Great Texts represent their meaning through any language

Discussion in 'Art & Culture' started by Challenger78, Jul 29, 2009.

  1. Challenger78 Valued Senior Member

    Messages:
    7,536
    I hate shakespeare.
    But he can't do anything about it.. obviously...

    Great texts, arguably can represent their meaning in any language and have the same impact.

    So.
    IF Shakespeare's plays are such great plays, /end sarcasm,
    Why not convert them to a modern language, to make them accessible to more people ?

    And why is it considered a perversion to change the language, by these elitist critics ?
    Does the text not deserve to be more accessible ? Or does the thought of having a construction worker understand hamlet trouble these critics ?
     
  2. lucifers angel same shit, differant day!! Registered Senior Member

    Messages:
    7,598
    why cant you convert those people to watch shakespear? why should somthing that was written many years ago be converted so people can watch it, read it, whatever?
     
  3. Challenger78 Valued Senior Member

    Messages:
    7,536
    Why not ?
    We don't live in the past. Why should they teach us something written for the past? Not even translated?
     
  4. Dywyddyr Penguinaciously duckalicious. Valued Senior Member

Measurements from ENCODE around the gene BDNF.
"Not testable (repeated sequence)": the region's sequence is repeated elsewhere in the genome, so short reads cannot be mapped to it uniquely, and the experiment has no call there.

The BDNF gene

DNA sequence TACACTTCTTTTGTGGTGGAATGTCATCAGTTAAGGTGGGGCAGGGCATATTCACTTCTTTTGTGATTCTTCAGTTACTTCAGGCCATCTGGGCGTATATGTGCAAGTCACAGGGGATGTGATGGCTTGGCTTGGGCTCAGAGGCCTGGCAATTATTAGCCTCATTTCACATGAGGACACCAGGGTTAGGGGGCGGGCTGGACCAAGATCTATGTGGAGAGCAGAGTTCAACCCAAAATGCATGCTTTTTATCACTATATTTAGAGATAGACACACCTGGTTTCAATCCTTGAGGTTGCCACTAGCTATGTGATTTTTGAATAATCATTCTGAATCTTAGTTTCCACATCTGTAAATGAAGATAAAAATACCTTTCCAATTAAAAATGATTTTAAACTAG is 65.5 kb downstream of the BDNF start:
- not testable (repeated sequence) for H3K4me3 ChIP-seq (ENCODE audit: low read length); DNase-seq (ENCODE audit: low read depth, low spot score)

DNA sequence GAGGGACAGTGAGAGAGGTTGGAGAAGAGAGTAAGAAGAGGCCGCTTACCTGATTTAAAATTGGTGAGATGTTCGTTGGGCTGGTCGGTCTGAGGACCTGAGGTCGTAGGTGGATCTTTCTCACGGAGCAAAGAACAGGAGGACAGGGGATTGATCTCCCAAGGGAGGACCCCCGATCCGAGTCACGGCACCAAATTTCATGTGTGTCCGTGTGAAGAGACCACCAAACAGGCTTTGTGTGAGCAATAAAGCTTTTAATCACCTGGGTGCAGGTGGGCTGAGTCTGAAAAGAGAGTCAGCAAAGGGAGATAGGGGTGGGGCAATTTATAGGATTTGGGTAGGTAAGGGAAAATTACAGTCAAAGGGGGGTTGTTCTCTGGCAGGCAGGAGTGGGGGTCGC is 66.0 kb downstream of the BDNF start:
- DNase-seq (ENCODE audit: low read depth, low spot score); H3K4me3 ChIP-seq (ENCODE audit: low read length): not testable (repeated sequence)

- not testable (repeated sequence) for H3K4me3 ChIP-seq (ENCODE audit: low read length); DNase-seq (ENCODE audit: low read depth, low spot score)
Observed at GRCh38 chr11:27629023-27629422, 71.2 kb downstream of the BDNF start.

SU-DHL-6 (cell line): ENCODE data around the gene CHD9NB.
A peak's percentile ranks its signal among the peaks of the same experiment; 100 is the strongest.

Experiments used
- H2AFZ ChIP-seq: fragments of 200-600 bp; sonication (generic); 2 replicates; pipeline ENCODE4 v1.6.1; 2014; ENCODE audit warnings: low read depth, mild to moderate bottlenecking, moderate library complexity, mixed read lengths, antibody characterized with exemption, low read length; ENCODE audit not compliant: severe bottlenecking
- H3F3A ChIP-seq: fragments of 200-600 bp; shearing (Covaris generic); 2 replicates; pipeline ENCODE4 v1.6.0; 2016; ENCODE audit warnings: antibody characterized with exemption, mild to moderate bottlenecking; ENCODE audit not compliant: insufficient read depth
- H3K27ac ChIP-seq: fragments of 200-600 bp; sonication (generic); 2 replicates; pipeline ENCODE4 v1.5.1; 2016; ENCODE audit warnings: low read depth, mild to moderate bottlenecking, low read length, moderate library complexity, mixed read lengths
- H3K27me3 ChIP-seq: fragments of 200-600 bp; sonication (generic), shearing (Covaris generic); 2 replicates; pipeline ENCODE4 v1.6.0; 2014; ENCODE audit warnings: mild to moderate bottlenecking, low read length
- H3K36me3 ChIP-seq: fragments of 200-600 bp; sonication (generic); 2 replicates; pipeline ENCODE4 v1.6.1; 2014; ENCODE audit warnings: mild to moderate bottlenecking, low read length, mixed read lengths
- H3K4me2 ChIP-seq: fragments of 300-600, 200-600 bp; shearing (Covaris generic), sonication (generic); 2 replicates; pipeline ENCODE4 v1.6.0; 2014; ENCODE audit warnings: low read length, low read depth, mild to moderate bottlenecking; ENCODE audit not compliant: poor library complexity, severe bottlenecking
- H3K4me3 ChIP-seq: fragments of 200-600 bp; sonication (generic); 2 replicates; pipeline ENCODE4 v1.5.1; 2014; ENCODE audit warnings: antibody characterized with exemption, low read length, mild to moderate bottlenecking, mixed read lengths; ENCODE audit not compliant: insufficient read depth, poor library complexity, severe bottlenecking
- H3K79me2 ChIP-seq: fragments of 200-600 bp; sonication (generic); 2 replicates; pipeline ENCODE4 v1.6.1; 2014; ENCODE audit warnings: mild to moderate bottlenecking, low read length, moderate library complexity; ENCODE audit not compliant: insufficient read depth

Messages:
    16,627
    It has been done (I think - there are a couple of [loosely-based] films and some stagings of his plays are "updated").
    But sometimes it's not so much what is said so much as how as well that counts.
    How about

    "Oh, she doth teach the torches to burn bright!
    It seems she hangs upon the cheek of night
    Like a rich jewel in an Ethiope’s ear,
    Beauty too rich for use, for earth too dear.
    So shows a snowy dove trooping with crows
    As yonder lady o’er her fellows shows.
    The measure done, I’ll watch her place of stand,
    And, touching hers, make blessèd my rude hand.
    Did my heart love till now? Forswear it, sight!
    For I ne’er saw true beauty till this night..
    "
    as contrasted with:

    "Wow! Babe! I wouldn't mind giving her one"
     
  5. Challenger78 Valued Senior Member

    Messages:
    7,536
    ^ Good Texts make their point without overstaying their welcome. That was definitely overstaying their welcome. the bottom line was a bit too short.

    I never understood cloaking your desires in verse, when rap, or even simple direct conversation perhaps makes it clear and direct.
     
  6. spidergoat Give me heat, and then I'll add the wood. Valued Senior Member

    Messages:
    47,117
    Not only can texts not be translated and retain all of their original meaning, even within the same language, the meanings of words change.
     
  7. iceaura Valued Senior Member

    Messages:
    16,942
    Rap is verse - it's just not very good, usually.

    Simple direct conversation is what you find in Shakespeare's plays, whenever it suffices.
    Go right ahead. It's commonly done, you know - and very funny, in the right hands. I saw one Shakespeare play - IIRC King Lear - translated into vanity car license plate phrases (from actual vanity plates registered in California). Good stuff!

    Not to mention West Side Story, dozens of TV drama plots, etc.
     
  8. spidergoat Give me heat, and then I'll add the wood. Valued Senior Member

    Messages:
    47,117
    It also depends on what thoughts are being conveyed. A sense of very great thoughts could be transmitted, but things like clever puns, poetry, romantic or effective use of language, are often lost in translation.
     

Share This Page